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Thematic work

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The global policy work spans across multiple thematic areas, including environment, climate change, disaster risk reduction, Sustainable Development Goals, Small Island Developing States, urban development and biodiversity.


The ISC is actively engaged on the environmental front with its work on strategic foresight in partnership with the United Nations Environment Programme (UNEP), its involvement in the Global Environmental Outlook assessment (GEO-7), as well as with its contributions to the ongoing negotiations on an international Plastics Treaty (INC).

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Climate change

The ISC has a unique position as a convening and federating actor for the scientific community working on climate change, and brings together its research programmes and observing systems to participate via official delegations at UNFCCC Conference of the Parties (COP) meetings. As a co-sponsor of different actors in the climate science community, the ISC functions as a coordinating hub to ensure efficient coordination and joined-up action for the science community at the COP.

Disaster Risk Reduction

The ISC has a long history of involvement in the coordination of international research on disaster risk.

Recognizing the need for transdisciplinary science to address the most pressing problems in the field, the ISC’s predecessor organizations actively contributed to the creation of the Integrated Research on Disaster Risk Programme (IRDR) in 2018.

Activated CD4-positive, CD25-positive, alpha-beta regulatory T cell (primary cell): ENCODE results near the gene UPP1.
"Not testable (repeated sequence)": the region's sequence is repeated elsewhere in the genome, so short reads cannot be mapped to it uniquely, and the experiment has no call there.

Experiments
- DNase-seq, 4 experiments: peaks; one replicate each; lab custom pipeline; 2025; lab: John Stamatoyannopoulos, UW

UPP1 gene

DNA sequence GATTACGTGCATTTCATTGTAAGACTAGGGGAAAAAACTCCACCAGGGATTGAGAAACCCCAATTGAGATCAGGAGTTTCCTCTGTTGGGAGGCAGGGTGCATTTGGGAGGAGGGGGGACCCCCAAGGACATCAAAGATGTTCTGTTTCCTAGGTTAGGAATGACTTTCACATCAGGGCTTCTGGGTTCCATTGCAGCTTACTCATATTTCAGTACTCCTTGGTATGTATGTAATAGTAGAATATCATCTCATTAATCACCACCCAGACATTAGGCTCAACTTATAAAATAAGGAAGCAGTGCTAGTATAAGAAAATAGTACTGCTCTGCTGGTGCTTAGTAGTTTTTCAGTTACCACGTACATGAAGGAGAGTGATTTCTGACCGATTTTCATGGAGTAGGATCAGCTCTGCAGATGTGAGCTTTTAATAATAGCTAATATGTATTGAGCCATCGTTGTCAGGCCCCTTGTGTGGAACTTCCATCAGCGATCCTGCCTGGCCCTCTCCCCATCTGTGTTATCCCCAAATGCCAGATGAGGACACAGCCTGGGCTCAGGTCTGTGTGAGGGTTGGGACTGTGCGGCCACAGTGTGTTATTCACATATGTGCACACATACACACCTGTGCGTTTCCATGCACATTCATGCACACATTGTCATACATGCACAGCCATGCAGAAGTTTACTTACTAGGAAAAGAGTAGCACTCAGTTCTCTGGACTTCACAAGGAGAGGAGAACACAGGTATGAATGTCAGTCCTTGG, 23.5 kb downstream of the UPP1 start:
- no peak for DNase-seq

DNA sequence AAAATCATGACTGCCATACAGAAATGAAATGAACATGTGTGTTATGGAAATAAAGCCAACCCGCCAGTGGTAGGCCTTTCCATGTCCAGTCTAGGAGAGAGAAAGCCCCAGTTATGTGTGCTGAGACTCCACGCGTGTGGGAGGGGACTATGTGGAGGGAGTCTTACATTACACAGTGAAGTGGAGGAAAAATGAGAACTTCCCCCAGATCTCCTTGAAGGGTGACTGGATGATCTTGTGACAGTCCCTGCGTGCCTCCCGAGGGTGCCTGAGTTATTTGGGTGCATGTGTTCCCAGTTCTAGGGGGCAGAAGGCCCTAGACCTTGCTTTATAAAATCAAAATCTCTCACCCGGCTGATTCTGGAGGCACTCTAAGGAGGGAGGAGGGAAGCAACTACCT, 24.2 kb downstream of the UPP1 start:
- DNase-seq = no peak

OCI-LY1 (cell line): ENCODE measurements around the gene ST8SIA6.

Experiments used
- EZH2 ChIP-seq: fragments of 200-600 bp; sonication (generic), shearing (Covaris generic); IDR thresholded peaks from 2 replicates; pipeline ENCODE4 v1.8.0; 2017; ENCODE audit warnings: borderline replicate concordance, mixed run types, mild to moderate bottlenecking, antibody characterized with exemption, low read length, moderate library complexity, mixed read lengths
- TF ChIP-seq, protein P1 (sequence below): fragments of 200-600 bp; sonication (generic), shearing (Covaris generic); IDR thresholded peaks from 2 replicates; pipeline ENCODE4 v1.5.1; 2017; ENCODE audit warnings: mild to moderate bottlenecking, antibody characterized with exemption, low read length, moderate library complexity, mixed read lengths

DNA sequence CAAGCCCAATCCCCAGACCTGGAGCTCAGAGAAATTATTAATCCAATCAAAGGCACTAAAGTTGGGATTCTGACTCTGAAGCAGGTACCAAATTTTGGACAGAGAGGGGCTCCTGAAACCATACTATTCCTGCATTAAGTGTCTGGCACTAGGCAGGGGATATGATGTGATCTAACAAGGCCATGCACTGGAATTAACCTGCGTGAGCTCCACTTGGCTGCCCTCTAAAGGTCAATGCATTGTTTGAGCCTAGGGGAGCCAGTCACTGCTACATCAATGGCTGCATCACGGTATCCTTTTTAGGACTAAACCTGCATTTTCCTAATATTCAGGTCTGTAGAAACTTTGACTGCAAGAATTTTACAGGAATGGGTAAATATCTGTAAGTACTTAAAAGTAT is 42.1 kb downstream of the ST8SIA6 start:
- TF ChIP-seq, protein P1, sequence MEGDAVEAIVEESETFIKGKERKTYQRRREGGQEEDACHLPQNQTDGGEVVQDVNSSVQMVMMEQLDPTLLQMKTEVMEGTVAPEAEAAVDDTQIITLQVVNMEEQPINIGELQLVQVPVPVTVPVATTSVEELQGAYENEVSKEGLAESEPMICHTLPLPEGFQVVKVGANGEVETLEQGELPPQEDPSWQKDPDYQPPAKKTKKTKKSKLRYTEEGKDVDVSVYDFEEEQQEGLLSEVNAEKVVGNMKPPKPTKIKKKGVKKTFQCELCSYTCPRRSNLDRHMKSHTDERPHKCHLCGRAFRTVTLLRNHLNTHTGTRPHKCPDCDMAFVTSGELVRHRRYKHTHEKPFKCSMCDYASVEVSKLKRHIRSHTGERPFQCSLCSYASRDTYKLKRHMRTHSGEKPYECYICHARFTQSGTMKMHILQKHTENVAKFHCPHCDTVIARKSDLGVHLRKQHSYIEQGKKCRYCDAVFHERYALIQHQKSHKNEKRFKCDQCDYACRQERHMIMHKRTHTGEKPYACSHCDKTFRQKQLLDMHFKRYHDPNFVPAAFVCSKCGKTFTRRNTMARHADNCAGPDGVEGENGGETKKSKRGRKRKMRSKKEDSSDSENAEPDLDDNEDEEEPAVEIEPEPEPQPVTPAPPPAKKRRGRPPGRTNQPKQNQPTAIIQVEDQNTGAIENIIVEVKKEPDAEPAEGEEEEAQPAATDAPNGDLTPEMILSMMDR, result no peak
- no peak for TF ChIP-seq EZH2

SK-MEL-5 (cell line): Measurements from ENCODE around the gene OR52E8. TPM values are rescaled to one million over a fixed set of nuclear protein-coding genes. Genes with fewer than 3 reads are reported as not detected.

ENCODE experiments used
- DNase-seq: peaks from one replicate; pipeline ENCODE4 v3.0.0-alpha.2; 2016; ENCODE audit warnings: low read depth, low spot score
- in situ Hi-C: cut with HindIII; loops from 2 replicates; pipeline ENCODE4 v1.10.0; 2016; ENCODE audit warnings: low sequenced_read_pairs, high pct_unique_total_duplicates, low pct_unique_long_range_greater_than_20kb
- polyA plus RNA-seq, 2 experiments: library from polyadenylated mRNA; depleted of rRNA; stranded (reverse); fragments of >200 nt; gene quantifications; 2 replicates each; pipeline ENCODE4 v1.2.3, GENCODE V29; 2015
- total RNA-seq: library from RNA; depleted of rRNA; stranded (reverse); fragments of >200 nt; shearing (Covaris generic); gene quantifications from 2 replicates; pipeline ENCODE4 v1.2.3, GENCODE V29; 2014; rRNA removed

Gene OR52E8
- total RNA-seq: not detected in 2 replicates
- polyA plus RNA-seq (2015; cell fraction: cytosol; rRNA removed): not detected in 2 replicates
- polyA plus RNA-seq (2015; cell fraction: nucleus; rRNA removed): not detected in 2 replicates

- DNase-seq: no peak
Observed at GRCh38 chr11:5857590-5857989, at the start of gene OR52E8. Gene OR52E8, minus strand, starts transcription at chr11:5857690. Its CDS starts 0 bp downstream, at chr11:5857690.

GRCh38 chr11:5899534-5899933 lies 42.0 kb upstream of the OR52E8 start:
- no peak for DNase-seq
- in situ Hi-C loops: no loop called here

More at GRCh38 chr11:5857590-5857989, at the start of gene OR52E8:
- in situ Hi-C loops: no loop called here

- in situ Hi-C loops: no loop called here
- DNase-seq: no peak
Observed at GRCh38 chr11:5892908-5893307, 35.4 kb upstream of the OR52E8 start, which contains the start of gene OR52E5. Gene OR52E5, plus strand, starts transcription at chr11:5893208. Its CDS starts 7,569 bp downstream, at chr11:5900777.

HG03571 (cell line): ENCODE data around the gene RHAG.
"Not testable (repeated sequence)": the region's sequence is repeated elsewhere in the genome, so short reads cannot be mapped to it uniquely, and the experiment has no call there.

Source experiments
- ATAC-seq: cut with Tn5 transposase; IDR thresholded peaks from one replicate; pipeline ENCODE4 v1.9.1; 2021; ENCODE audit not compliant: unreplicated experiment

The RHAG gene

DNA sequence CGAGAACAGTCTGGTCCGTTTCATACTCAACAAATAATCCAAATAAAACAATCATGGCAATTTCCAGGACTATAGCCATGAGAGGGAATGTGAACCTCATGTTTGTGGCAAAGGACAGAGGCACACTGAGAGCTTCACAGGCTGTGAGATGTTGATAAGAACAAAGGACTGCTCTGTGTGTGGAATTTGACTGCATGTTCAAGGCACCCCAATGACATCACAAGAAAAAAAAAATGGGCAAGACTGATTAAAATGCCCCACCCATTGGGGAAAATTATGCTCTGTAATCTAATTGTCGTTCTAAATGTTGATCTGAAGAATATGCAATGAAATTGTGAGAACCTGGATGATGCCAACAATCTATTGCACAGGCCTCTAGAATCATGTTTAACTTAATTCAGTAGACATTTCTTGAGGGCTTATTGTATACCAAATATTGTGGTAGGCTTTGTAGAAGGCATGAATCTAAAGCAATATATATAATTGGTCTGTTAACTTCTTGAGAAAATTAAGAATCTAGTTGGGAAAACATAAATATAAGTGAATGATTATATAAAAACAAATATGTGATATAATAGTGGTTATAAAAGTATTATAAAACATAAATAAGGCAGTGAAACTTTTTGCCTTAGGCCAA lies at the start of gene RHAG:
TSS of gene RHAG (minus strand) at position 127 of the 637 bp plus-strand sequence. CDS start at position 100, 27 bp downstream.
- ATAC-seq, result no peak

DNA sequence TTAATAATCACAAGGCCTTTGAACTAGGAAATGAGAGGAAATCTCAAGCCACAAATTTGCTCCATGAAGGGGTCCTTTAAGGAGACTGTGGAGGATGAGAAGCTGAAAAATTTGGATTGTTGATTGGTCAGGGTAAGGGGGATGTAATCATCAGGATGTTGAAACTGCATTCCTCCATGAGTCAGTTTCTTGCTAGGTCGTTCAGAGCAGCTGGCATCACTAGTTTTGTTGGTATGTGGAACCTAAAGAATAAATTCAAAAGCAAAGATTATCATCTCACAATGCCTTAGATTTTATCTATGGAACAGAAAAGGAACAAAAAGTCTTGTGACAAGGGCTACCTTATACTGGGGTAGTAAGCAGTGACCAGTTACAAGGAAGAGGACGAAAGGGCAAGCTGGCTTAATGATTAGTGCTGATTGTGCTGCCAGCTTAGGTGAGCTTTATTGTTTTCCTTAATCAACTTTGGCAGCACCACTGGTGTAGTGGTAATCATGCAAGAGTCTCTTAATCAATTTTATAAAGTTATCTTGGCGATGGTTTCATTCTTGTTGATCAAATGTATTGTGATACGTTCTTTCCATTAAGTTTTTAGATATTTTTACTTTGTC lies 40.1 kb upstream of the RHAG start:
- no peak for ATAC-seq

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Sustainable Development Goals

The ISC provides input and advice on the SDGs throughout their development and implementation in a number of ways.

As a co-convener of the Science and Technology Major Group, the ISC provides evidence-based, politically independent, and actionable scientific guidance to decision-makers at annual High-level Political Fora (HLPF) and the Multi-stakeholder Forum on Science, Technology and Innovation for the SDGs (STI Forum)

Small Island Developing States (SIDS)

The SIDS are recognized by the UN as a specific priority group of countries. Their small size, remoteness and limited resource bases mean they tend to share a number of unique challenges for sustainable development. The SIDS are also particularly vulnerable to the impacts of climate change and to natural disasters.

Whilst the UN SAMOA (SIDS Accelerated Modalities Of Action) Pathway highlights the importance of science and technology for these countries, science institutions in SIDS countries often have limited capacity. The ISC works to mobilize the scientific community in Small Island Developing States, and to ensure that research on and from the SIDS is brought to the attention of global policy-makers.

Photo: Ryan Harvey

Urban development

The rapid force of urbanization is a powerful catalyst to advance all three aspects of a transitions to sustainable development – social, economic and environmental – as set out in the 2030 Agenda on Sustainable Development.

At the UN’s Habitat III conference (2016), the ISC’s predecessor organization ICSU played a role convening the scientific community and providing a platform for engagement.

Together with partners, ICSU set up a knowledge exchange platform Habitat X Change.

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The ISC predecessor ICSU played an active role in advocating for and shaping the creation of the Intergovernmental Science-Policy Platform on Biodiversity and Ecosystem Services (IPBES). IPBES is similar to the Intergovernmental Panel on Climate Change (IPCC) and provides policy-relevant scientific information on biodiversity and ecosystem services in response to requests from governments and other stakeholders. The ISC is an observer organization of IPBES, mobilizing its Members to participate in the deliverables of IPBES and strengthening the science-policy interface on major issues at global and national levels.


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